HI, I thought it might be time to write my testimonial of dome living.  Two summers ago I ordered two domes, one 20 ft the other 14.  The larger one we used for main living space the smaller one was my teenage sons bedroom.  They were great they stayed dry and held up to some big winds and lots and lots of heavy rain.  The larger one was a greenhouse version I had choosen because I knew I wouldn't be living in it forever and I wanted a greenhouse too.  IT was like being inside a waterfall in the heavy rain but not a bit of dampness enterred as long as we were sure to keep the doors secure.  I was wooried when I first saw the domes, I'll admit.  I had just spent a great deal of money on fine furnitur and I did not want to risk it in the elements. It is still in top condidtion and made dome living quite comfy.  Shades were an absolute necessity it was Very hot when the sun hit and quite cold when the sun went down, I recommend getting a heat source.  I also installed floors in both shelters it helped keep things clean and dust free.  There were some awesome things about dome living first of all every night I could hear the frogs singing in the pond nearby, secondly I woke up every morning to the sounds of birds singing.  A newt moved in with us and lived under the refridgerator, we only saw it once and thought it had gone back to the pond but when we moved the refridgerator it was living there.  Always tie down the dome!!!!  This past summer I used the greenhouse one as a green house and we forgot about the cross over lines when we set it up.  One day the big winds came and blew it right off the top of our mountain down into the gully at my neighbors.  The dome was not hurt even though it blew about a quarter mile away and landed squarely in a hawthorn bush.  I  was grateful it did not hit my neighbors new vehicles though.   ALWAYS tie down the dome.  We set the small one up at the local barter fair and low and behold we met another family of dome dwellers.  They told me they set theirs up on a nearby mountain and spent the sprng, summer, and fall in it quite nicely.  We have to much snow here for dome living in winter but I am hoping to travel next winter and set them up on the beach in so cal and mexico.  So happy dome dwelling to all.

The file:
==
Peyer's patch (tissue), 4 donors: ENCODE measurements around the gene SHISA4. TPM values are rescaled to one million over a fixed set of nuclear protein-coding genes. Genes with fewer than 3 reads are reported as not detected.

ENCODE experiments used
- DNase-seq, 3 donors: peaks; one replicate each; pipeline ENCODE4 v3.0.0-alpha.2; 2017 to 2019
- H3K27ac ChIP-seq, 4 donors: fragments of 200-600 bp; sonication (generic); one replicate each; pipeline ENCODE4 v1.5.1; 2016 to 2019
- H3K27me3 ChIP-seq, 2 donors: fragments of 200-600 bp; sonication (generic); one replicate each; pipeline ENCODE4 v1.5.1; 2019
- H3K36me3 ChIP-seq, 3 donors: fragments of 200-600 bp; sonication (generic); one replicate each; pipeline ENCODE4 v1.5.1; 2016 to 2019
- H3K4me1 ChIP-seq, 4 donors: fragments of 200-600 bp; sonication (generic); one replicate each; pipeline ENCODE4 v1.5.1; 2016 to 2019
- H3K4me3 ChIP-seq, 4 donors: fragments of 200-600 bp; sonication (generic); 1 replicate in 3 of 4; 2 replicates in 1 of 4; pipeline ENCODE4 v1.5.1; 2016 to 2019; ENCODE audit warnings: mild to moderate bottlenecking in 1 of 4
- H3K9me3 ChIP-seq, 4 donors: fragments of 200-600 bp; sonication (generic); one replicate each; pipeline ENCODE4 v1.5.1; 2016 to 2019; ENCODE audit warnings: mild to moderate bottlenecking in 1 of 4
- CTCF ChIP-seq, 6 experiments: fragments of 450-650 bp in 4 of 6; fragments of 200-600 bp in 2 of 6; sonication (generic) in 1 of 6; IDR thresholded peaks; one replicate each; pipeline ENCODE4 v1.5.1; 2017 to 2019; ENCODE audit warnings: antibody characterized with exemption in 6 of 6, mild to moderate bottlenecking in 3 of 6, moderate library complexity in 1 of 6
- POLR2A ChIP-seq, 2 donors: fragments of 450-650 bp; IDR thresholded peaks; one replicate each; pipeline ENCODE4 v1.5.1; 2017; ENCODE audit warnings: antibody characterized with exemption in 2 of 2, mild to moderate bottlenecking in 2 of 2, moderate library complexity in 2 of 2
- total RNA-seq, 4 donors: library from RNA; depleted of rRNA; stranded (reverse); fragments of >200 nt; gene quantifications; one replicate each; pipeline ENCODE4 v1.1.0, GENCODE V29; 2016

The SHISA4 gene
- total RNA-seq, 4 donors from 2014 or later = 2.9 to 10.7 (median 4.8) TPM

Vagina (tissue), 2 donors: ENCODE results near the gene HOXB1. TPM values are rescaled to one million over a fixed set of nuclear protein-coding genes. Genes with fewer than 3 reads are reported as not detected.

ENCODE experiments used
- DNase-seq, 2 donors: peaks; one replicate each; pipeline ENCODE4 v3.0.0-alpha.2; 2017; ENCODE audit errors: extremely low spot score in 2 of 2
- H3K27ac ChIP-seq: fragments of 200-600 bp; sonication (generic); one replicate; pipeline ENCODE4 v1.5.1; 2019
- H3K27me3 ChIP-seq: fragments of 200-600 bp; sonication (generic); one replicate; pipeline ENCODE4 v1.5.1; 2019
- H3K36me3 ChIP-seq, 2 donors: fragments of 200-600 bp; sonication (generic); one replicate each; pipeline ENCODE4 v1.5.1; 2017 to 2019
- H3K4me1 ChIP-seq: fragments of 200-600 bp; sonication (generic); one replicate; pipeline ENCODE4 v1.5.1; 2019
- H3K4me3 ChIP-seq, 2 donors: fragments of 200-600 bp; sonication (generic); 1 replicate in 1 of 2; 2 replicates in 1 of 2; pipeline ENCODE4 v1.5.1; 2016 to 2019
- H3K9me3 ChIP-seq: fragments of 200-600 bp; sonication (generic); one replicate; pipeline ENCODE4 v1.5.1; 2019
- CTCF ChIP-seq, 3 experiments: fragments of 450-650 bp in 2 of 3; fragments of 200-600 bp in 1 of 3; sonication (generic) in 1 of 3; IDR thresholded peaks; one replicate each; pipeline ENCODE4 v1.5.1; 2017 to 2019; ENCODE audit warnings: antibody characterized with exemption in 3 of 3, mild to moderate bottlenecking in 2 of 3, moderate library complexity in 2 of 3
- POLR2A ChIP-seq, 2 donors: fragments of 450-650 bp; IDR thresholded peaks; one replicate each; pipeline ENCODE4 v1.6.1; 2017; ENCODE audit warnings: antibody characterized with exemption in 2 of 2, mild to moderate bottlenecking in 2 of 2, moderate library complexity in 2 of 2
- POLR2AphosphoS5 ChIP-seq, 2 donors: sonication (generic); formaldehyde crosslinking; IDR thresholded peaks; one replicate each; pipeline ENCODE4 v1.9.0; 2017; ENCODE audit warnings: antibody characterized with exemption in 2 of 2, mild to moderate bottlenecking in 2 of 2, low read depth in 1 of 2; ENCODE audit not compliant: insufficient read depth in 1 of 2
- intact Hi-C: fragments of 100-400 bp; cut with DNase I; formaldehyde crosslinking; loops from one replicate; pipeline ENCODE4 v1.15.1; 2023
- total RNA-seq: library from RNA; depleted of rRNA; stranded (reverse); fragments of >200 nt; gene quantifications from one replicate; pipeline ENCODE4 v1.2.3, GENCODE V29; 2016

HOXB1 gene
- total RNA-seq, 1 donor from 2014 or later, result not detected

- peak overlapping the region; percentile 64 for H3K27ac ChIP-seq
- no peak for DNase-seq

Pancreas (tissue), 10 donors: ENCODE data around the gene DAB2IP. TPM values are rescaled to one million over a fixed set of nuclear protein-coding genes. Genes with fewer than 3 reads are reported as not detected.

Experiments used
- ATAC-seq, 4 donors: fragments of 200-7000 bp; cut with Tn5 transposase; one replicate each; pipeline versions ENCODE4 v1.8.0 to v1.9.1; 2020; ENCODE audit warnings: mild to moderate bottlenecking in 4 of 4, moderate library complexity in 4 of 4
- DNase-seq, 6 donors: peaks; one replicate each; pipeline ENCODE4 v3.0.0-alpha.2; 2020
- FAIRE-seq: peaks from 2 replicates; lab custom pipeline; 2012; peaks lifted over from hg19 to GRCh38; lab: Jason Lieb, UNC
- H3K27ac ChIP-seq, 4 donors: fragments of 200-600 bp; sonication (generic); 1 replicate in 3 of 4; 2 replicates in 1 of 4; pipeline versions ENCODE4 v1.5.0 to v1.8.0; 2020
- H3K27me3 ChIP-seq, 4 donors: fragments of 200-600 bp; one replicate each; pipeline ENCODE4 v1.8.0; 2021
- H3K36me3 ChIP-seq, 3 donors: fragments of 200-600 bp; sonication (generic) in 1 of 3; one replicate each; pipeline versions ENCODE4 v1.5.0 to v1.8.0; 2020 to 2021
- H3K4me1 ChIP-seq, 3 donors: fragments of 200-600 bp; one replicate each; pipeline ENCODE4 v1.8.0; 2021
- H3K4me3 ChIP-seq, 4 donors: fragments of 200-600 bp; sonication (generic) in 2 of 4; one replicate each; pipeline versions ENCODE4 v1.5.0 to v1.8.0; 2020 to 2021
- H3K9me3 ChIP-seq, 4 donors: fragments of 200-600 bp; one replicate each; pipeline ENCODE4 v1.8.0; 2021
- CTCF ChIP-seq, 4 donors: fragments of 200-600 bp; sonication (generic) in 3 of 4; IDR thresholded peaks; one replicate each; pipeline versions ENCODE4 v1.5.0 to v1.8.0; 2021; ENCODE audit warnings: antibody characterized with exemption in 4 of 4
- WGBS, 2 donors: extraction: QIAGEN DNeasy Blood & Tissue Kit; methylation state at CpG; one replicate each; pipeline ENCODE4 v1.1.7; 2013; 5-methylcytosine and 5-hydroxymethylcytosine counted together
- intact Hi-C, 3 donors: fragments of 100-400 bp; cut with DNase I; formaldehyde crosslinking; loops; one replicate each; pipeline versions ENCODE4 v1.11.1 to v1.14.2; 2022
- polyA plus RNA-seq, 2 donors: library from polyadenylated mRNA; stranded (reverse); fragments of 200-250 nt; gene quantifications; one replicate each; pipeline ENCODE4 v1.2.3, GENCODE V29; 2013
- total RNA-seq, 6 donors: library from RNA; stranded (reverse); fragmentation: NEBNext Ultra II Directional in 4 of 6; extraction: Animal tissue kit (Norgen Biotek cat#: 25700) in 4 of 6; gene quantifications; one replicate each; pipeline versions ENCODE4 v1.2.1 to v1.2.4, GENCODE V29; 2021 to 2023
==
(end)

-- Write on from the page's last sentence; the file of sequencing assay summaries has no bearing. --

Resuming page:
Tanya Little

December 20, 2006
Dear Eleanor,

If I set the domes up this year I will email photos.  I don't have any photos from when we lived in them.  I have a picture of us at the fair with the dome behind but it is a regular picture not digital.  I would not hesitate for one minute to move back into the domes if we didn't get such heavy snowfall.  I have been seeing some nice tent wood stoves on ebay reasonably priced as well as vent free propane both would be great additions to dome living.  You guys should develop a dome shower house too.  Something with black material so it warms up, brrr those outdoor showes can be so cold.  Thanks we had a great time as dome dwellers and we still have great conversations about it.  I love that they are also being used for relief efforts, that is so important these days.  Take care and god bless.


Rick and I had a wonderful time working together to set up an 18 foot YurtDome on a beautiful piece of land in costal San Pancho Mexico.


It will be a storage and hang out place while we build a small palapa house and when building is complete, we plan on keeping it up for an extra room and a shelter for hanging out in on the beach.

It looks really beautiful up in the jungle, the ventilation is great and a sun shade or two will help on hot sunny days. 

On Sep 5, 2006

Hi Elanor,
Here she is on her maiden voyage will send you more when she is better dressed!  Hope all is good with you. We are very happy with her. Thank you.
Best wishes

Dear Jenny, 

Thank you so much for the photo and testimonial, may we have permission to use it on our website?
I am so glad that your dome is meeting your expectations, it looks great!  Have a wonderful week. 

Sincerely, Eleanor

Eleanor Gillis

Hi elanor
Yes of course you have our permission and we would be happy to recommend your domes to anyone.

Aug 25, 2006,

My company is working on systems to make biofuel from algae. We needed a large spherical dome to act as both greenhouse and reflector. It also had to be easy to assemble and transport.
From previous domes we had bought from you, we knew you could make what we needed.
It arrived and we assembled it in a hour. It performed as planned.
The tests were moving ahead until...... the tornado hit.
We will be calling you again soon.
Thank you.
Rudy Behrens

Hi Eleanor,

Here are some pictures of our european booth using your bubble dome. that is why we have just ordered the same product for the north american territory.   

Have a great day,

Simon Cote
Technical Support
Audio Plus Services

Hi Bob,
One of your wonderful shelters was at the National Association of Music Merchants show in Anaheim last week. 

Looked fantastic.  Was the FocalProfessional.com booth...and stood out very positively amongst all the rest. 

The guys there were surprised I knew all about it.  They said they had received lots of inquiries about it...and that they loved it because it went up and down so fast and had lots of surface area  to hook things on. 

Thought you would like to hear that.
The best to Bob...    Jim



We've had our watsu pool cover dome for about 3 years now, and it's been great.

Use photo
if you like,
please provide
a link to


On July 10, 2006